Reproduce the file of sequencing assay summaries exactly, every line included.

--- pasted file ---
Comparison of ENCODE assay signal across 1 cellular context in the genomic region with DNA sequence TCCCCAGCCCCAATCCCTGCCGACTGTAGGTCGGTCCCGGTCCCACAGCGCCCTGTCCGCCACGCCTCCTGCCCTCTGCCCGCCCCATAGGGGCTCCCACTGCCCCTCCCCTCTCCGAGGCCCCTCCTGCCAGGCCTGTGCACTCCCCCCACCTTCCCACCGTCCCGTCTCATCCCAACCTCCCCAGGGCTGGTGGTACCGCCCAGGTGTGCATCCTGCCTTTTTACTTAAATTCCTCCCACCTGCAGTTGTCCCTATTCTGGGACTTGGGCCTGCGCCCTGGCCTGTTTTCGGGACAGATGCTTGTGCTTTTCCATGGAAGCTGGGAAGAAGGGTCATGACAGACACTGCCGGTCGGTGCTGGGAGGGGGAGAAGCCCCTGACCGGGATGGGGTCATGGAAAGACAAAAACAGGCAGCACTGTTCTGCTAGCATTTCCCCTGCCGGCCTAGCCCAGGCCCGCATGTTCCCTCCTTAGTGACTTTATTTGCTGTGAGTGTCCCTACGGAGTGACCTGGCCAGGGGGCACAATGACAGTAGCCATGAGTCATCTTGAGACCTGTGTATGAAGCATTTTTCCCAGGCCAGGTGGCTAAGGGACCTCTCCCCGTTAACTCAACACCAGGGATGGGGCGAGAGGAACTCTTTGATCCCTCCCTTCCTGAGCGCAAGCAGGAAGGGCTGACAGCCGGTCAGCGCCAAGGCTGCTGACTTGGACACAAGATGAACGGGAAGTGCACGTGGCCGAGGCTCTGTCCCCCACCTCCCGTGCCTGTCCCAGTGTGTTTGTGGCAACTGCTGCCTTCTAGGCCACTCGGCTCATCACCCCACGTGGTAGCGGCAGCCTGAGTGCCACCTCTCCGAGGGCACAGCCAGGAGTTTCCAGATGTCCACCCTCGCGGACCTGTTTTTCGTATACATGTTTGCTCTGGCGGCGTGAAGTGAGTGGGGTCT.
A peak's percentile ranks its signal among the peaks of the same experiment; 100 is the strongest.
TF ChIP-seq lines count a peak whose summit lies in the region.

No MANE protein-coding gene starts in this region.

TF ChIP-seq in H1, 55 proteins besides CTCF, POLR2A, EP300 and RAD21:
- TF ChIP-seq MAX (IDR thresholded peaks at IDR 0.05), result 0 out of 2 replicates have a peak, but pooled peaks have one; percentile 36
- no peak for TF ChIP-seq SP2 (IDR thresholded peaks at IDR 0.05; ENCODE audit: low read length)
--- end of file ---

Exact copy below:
Comparison of ENCODE assay signal across 1 cellular context in the genomic region with DNA sequence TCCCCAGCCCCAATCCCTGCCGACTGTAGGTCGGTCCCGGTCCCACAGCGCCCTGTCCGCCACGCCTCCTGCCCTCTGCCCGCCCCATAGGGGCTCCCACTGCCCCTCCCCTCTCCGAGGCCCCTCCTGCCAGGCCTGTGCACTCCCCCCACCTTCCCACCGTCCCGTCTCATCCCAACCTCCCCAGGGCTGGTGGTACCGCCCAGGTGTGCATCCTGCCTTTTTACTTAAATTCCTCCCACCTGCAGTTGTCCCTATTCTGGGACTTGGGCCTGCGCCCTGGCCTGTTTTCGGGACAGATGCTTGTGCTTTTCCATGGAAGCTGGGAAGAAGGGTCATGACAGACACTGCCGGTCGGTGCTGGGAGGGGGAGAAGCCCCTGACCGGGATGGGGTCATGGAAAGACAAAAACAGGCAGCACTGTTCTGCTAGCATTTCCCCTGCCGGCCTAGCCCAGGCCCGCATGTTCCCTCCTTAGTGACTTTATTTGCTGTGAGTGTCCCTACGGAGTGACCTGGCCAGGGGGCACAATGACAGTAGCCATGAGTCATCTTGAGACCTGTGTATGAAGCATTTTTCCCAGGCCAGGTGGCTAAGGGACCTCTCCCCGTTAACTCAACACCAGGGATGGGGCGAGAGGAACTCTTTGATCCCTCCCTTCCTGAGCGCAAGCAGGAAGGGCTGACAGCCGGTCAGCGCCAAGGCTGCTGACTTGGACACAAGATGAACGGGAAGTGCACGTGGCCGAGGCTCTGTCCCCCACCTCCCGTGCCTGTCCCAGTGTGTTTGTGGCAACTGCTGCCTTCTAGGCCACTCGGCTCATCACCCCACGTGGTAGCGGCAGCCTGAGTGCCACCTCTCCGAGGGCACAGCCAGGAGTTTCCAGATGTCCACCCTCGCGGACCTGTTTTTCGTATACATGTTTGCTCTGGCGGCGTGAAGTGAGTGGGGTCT.
A peak's percentile ranks its signal among the peaks of the same experiment; 100 is the strongest.
TF ChIP-seq lines count a peak whose summit lies in the region.

No MANE protein-coding gene starts in this region.

TF ChIP-seq in H1, 55 proteins besides CTCF, POLR2A, EP300 and RAD21:
- TF ChIP-seq MAX (IDR thresholded peaks at IDR 0.05), result 0 out of 2 replicates have a peak, but pooled peaks have one; percentile 36
- no peak for TF ChIP-seq SP2 (IDR thresholded peaks at IDR 0.05; ENCODE audit: low read length)